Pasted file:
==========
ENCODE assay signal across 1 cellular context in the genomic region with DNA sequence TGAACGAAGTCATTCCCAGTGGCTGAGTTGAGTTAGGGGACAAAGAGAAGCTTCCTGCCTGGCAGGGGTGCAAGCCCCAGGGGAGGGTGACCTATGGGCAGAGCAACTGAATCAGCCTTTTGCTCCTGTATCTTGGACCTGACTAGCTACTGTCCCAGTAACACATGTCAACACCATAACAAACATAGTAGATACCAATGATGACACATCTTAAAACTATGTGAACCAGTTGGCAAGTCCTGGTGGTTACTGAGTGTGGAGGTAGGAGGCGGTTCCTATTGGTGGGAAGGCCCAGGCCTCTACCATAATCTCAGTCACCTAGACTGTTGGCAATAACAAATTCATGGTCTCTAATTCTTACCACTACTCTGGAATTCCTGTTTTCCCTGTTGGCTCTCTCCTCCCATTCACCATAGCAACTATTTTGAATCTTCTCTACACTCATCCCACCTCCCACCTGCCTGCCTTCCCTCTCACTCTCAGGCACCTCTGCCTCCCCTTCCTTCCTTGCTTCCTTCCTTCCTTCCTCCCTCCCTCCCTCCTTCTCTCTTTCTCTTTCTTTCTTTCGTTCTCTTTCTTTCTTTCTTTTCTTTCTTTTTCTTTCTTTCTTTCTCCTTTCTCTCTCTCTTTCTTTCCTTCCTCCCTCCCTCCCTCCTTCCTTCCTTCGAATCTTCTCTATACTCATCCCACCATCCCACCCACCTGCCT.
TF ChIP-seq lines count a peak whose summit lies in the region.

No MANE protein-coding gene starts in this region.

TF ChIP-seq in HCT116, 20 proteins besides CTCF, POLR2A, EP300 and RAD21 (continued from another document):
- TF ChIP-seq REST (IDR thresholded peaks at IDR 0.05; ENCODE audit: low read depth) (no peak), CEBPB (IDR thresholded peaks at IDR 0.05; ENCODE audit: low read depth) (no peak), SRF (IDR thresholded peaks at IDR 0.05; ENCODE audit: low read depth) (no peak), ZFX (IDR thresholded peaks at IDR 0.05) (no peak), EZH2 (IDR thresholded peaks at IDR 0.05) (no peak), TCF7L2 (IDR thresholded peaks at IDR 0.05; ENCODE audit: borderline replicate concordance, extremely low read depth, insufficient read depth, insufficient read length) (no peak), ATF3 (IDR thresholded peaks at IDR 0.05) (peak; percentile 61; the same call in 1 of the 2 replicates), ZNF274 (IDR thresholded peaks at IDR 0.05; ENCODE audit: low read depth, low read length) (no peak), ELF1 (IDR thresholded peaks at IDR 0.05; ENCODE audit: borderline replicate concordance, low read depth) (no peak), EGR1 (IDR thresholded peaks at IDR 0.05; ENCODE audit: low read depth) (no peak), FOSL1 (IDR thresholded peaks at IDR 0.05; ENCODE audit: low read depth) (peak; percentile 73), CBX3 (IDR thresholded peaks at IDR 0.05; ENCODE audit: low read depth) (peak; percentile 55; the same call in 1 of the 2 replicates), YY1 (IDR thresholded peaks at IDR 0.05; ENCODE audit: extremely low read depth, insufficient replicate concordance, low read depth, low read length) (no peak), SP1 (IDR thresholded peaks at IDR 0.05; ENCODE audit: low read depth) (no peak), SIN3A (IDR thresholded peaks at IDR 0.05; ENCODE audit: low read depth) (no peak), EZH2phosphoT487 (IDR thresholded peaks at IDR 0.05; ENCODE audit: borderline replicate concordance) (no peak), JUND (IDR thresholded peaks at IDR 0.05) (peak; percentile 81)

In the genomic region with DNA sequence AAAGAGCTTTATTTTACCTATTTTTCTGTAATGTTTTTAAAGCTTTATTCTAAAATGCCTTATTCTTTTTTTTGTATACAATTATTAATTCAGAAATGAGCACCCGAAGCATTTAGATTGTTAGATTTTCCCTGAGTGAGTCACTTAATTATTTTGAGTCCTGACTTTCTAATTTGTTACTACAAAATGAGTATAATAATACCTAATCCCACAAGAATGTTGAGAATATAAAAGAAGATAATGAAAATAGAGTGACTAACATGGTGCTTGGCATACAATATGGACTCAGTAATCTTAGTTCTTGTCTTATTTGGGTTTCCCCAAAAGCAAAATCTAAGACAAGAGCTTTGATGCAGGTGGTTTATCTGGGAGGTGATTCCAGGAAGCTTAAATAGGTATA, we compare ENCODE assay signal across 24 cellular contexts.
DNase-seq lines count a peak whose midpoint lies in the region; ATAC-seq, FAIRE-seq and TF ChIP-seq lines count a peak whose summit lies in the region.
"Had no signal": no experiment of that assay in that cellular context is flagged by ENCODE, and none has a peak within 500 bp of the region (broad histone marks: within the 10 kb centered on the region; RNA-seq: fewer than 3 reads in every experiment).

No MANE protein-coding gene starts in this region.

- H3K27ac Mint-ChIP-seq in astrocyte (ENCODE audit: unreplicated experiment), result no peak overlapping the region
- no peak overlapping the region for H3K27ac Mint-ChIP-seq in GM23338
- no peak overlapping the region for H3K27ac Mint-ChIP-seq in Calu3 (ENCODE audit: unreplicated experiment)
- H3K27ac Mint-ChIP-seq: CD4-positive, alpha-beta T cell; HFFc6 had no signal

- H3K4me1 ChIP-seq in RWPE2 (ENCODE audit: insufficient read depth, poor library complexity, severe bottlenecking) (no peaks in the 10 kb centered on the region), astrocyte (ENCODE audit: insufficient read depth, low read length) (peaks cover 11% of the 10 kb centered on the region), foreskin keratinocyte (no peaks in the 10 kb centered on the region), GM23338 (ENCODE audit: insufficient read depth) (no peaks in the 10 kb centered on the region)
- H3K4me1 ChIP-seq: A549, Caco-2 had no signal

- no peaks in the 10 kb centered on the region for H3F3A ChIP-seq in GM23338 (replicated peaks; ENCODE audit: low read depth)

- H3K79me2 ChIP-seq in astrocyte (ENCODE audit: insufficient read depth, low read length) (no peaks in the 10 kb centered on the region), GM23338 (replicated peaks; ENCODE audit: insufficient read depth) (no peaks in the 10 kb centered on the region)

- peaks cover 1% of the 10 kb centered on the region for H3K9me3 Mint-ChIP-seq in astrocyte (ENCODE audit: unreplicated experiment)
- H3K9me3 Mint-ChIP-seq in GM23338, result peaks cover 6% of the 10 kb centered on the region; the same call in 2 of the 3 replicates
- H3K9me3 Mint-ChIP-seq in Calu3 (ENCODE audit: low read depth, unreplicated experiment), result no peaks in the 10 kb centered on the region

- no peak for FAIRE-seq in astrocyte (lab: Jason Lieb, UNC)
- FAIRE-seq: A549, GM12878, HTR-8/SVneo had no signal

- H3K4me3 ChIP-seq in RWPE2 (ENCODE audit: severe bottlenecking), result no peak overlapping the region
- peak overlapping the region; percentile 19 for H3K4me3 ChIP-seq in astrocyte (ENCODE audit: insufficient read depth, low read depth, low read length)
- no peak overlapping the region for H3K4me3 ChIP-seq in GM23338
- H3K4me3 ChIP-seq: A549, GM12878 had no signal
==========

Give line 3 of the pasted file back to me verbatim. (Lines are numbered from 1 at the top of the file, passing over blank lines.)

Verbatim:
No MANE protein-coding gene starts in this region.